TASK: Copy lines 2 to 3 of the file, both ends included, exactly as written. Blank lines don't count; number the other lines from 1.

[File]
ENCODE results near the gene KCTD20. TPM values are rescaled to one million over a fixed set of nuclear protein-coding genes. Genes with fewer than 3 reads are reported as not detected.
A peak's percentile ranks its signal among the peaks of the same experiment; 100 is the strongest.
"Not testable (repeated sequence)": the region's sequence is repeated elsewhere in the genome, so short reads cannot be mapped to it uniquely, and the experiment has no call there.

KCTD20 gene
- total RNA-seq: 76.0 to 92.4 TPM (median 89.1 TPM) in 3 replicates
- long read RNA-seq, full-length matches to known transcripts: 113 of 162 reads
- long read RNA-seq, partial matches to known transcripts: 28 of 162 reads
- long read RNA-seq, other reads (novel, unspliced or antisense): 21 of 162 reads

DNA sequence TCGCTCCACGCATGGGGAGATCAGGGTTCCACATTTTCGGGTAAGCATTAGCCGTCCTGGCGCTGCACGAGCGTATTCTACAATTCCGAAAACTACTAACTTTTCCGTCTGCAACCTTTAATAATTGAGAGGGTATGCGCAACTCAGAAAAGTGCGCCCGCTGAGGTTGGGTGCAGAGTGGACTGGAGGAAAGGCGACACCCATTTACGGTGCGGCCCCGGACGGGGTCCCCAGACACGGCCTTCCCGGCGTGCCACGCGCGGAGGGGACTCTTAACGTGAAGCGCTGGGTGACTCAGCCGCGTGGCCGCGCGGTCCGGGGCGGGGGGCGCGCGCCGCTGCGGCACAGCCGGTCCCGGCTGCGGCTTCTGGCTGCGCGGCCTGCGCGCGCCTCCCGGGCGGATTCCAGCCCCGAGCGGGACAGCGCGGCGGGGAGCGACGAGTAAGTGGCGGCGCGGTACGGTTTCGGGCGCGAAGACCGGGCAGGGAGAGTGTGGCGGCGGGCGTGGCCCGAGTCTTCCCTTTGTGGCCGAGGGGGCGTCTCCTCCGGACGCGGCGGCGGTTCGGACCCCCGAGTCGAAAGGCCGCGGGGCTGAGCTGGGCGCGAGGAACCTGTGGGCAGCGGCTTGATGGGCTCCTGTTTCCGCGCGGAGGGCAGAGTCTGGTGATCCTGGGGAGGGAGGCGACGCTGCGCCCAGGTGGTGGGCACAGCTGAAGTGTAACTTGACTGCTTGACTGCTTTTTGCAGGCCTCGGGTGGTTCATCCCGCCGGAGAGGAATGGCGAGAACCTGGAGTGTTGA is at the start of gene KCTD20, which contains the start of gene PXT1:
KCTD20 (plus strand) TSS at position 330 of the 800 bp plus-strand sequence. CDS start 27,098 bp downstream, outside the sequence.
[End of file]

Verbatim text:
A peak's percentile ranks its signal among the peaks of the same experiment; 100 is the strongest.
"Not testable (repeated sequence)": the region's sequence is repeated elsewhere in the genome, so short reads cannot be mapped to it uniquely, and the experiment has no call there.